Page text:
We are new to chickens and I will be building a coop in the next few weeks. One theory is that chickens can cope with the cold and by insulating you can increase moisture (and the chance of health risks). Chickens should not be without water for more than an hour or so during the day. Bales of straw or hay should not be placed inside the chicken coop as insulation. IF you decide to add heat to the chicken coop in the winter, I implore. If you cannot be persuaded that chickens do not need supplemental heat inside a properly managed chicken coop in the winter, find a safe heat source such as a flat panel radiant heater that brings the temperatures up just a few degrees. DON’T use bales of straw or hay inside the chicken coop for insulation. Our pet chickens are sufficiently spoiled with treats year round and many are already fatter than they should be going into winter.
BackYard Chickens article, Winter-Coop-Temperatures The Cold Coop: what to do (and not do!) about it The ‘heat budget’ of a chicken coop You can. By helping your coop hold warmth better, insulation will allow you to have a bit more ventilation open without excessive cooling of the coop, and that will make it easier for you to keep good air quality in there. Afterthought — well actually the one time you for sure SHOULD insulate is if you have a metal roof with nothing but 2x4s under the metal (i.e. the metal is exposed on the inside of the coop). As you read through this post you will see how we have addressed these requirements. Finally, a wheelbarrow is lower than the floor of the coop at clean out time so this should be easy too.
The ideal coop should be warm, secure and draft proof; however it should also provide ventilation for your girls. Your Chickens Laying During Winter), so it’s important you insulate your coop if you live in a very cold climate. Insulating the chicken coop, is a must for those who live in the windy and cold regions. There are numerous cold weather chicken breeds that might not demand extreme insulation measures, but not all of the breeds have been equipped with the potency and immunity to withstand the extreme effectuations of weather at times, so you should think about the winterizing the chicken coop. Recently, I’ve been writing about safely heating backyard chicken coops and addressing the question: Do chickens need heat in winter? In New England, we get buried under heaps of snow and experience temperatures in the negatives. Also, if you have a well-insulated coop and a fair number of birds, then they will keep the coop warm with body heat all on their own. On cold days they refuse to range, preferring to stay inside, which should tell you something.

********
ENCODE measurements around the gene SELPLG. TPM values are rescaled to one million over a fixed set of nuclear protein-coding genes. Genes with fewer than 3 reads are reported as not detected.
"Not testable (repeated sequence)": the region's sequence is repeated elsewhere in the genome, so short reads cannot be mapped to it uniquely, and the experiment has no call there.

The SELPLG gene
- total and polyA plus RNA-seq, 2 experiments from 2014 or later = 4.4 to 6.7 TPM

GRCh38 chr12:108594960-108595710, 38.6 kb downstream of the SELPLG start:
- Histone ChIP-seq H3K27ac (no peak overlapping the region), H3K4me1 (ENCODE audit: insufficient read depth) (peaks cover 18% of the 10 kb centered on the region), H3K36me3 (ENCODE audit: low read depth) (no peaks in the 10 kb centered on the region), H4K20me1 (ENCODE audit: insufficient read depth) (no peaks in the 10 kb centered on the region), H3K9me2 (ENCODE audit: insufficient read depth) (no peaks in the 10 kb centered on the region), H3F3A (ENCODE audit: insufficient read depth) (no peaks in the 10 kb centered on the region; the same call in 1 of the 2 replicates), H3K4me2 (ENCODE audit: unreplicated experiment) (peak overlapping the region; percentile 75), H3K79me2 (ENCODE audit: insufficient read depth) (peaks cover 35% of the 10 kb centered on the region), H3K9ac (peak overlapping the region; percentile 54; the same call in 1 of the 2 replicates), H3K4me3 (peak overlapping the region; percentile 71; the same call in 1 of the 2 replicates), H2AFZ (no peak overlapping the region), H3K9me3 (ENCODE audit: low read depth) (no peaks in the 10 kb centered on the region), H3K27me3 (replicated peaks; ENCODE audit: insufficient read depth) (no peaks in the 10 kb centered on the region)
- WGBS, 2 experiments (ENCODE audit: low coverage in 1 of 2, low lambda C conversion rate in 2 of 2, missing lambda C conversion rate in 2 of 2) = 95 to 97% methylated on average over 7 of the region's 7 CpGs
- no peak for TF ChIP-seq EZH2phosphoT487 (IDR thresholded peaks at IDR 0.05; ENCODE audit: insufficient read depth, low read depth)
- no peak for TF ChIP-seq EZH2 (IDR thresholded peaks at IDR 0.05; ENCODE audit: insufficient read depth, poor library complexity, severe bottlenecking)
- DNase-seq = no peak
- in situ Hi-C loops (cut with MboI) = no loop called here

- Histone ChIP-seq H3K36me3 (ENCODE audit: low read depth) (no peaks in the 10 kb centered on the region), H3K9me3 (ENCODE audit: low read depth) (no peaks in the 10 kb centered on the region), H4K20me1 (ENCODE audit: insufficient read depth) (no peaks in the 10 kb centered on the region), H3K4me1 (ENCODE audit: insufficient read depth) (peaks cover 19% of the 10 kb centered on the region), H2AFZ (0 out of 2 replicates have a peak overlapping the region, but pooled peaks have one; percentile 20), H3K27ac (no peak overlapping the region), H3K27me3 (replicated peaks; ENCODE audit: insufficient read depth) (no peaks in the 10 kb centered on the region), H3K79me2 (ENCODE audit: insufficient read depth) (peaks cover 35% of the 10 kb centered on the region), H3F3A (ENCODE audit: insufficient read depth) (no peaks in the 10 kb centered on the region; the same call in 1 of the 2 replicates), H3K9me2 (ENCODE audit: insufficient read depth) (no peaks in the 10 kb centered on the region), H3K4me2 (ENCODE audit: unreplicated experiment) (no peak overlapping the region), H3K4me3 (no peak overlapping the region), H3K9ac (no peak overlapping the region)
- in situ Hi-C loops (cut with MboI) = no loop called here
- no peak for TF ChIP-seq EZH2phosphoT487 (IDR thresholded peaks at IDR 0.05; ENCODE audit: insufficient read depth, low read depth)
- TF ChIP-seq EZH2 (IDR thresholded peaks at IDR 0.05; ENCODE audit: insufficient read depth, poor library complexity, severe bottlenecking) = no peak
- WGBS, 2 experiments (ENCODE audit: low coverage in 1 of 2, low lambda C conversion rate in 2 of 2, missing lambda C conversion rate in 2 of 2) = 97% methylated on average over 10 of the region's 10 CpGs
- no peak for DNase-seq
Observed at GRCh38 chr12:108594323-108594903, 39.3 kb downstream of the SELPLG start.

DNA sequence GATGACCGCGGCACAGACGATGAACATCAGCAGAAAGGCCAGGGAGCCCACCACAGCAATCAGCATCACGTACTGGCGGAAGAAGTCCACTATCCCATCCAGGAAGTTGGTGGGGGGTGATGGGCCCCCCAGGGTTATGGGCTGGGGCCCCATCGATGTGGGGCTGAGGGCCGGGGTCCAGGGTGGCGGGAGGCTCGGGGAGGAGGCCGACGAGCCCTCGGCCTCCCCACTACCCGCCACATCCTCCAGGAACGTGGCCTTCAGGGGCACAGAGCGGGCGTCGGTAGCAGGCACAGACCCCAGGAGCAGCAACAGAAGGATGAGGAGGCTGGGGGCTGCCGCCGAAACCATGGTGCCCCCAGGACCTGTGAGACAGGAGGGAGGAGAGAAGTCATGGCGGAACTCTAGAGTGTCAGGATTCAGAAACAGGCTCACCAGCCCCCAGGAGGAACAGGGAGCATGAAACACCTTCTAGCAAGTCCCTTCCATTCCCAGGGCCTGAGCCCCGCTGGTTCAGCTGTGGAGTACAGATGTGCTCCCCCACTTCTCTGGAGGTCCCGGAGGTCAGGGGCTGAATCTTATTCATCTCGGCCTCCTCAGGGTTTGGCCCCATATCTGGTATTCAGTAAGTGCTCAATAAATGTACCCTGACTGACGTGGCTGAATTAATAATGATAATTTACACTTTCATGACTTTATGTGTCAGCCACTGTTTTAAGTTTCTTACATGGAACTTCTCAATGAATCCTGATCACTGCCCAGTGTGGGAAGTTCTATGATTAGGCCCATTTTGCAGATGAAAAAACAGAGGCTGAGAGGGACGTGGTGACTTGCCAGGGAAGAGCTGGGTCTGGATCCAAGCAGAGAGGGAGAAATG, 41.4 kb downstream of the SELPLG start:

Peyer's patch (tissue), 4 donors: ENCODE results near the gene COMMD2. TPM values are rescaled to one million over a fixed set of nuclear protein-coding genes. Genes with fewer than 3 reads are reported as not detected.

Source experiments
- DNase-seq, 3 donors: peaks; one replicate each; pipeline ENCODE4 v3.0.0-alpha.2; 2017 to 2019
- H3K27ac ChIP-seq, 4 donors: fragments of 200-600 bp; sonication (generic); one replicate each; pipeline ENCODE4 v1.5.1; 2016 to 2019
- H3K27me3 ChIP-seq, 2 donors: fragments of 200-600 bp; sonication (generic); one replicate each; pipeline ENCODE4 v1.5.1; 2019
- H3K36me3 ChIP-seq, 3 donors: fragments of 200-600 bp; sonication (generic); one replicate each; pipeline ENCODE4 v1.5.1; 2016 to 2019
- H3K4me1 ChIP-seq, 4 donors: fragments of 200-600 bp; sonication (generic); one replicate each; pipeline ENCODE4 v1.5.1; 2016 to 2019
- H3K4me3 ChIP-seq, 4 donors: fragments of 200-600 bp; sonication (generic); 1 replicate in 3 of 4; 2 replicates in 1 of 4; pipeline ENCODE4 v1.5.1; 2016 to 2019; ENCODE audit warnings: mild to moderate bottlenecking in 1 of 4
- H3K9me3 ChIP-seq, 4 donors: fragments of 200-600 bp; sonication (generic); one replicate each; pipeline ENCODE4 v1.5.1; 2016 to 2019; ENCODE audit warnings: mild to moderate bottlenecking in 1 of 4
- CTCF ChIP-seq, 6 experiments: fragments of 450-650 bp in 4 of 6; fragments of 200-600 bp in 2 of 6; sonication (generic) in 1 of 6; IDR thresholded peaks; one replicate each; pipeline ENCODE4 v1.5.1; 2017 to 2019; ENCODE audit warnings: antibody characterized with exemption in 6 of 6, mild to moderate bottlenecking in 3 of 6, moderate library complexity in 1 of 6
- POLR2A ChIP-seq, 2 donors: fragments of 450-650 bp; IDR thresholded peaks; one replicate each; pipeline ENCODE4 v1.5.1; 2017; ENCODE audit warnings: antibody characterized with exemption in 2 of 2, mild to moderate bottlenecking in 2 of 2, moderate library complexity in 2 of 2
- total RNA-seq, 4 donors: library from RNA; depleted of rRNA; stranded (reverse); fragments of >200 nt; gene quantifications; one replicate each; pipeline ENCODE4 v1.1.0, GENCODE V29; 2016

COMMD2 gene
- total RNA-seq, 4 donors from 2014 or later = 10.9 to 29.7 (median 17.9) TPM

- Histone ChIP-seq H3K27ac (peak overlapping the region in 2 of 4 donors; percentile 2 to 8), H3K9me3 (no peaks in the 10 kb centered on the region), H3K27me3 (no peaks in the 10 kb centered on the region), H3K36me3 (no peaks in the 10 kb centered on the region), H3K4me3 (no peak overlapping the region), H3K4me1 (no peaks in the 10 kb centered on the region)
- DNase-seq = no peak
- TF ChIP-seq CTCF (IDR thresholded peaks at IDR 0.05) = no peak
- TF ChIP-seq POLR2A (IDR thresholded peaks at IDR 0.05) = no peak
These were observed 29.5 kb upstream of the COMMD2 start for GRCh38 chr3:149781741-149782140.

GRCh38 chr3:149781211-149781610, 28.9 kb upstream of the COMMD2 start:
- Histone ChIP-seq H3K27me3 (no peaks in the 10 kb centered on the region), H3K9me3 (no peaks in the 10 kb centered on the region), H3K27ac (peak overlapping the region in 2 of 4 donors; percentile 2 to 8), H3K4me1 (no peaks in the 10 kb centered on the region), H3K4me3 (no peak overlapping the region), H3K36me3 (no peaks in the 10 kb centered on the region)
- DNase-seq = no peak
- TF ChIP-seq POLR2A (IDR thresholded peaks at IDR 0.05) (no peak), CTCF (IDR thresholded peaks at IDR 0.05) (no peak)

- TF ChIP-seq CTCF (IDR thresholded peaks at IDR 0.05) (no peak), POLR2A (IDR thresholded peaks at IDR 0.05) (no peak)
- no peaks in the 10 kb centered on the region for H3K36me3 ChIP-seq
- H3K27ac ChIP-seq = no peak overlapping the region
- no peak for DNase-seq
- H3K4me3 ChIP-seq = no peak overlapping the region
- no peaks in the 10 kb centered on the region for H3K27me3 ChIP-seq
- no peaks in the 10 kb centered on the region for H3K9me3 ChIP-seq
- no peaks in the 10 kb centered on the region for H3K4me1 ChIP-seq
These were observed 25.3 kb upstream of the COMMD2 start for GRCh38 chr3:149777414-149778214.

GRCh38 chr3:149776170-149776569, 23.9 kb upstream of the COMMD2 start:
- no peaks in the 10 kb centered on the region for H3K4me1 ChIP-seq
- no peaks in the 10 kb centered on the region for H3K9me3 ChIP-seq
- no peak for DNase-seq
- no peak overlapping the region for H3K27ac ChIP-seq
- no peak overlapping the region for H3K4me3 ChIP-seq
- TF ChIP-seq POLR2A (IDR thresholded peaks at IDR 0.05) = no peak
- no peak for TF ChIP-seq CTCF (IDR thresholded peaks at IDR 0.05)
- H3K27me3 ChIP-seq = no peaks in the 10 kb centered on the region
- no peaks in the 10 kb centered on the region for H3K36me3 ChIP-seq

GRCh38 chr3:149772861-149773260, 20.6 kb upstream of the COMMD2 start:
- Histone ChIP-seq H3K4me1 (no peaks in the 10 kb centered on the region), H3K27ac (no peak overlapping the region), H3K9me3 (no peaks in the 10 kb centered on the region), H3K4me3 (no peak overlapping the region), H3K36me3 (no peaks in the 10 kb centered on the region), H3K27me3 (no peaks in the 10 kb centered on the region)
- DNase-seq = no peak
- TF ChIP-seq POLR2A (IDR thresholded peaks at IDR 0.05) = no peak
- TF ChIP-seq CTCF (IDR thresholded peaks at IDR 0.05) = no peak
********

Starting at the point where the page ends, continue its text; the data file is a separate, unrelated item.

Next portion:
Even though you will want to avoid drafts from passing through the coops in the winter, you will need to allow for enough air flow to provide your chickens with enough fresh air. Overly warm coops interfere with the birds ability to tolerate cold temperatures in the winter so this should be avoided at all costs. I know chickens can survive without it, but I don’t want them to suffer over the winter! Any thoughts?. I suppose you need a hardy breed as well, and I still may insulate in the future. If you live in a cold climate, you should prepare to keep chickens in winter before you ever bring that first chicken home. While insulating your chicken coop is a good practice, take care that you aren’t insulating to the point of limiting air circulation. Vent holes should be covered with wire mesh. You might think that a simple chicken coop does not need to be insulated, but you might want to rethink that. Chickens do not need insulated houses. In fact, if you have a spot heater in the coop, the hens will huddle near it, but when they move away to eat or to roost, they won t have their feathers fluffed out, and they ll be cold. This is a guide about insulating a chicken coop. As you are planning your new coop, one question that comes to mind is how and if you should insulate the coop.
Chapter One: Preparing Your Coop For Winter
Should I heat or insulate my coop? If you live in an area with mild winters, you probably don’t need any supplemental heat in your chicken coop, and you also probably don’t need to insulate your coop. Under no circumstances should you leave foam insulation unfinished (exposed) as your chickens will shread it in no time at all. Second, you should build the coop with the floors slightly sloping towards the door. To build a chicken coop properly insulating the walls is very important. Highly insulated water containers are available that will keep warm water unfrozen for several hours. One should be somewhat cautious not to overdo this, however, since nutrient imbalances could occur. There is ongoing debate about the need for heat in a chicken coop.
7 Important Steps To Prepare Your Chickens For Fall And Winter. You want your coop to maintain a comfortable 40 to 60 percent humidity. Wood shavings: Aspen, pine, and other shavings are widely available, can keep the stench and bugs down, and make for great insulation. Heating panels or lamps should be kept in a corner to allow the birds to escape the heat if they need to. One such dilemma is whether you should be heating the chicken coop. In areas with sub-zero temperatures, consider insulating the inside of your coop. To prevent heat-loss i decided to build an insulated drinking place, to make sure the heat stays where i want it:) – also as an energysaver of course! My design works really well, is inexpensive and easy-build. You need good ventilation inside the coop all the time, otherwise the chicken will get sick. Yeah you should try it – it works very well!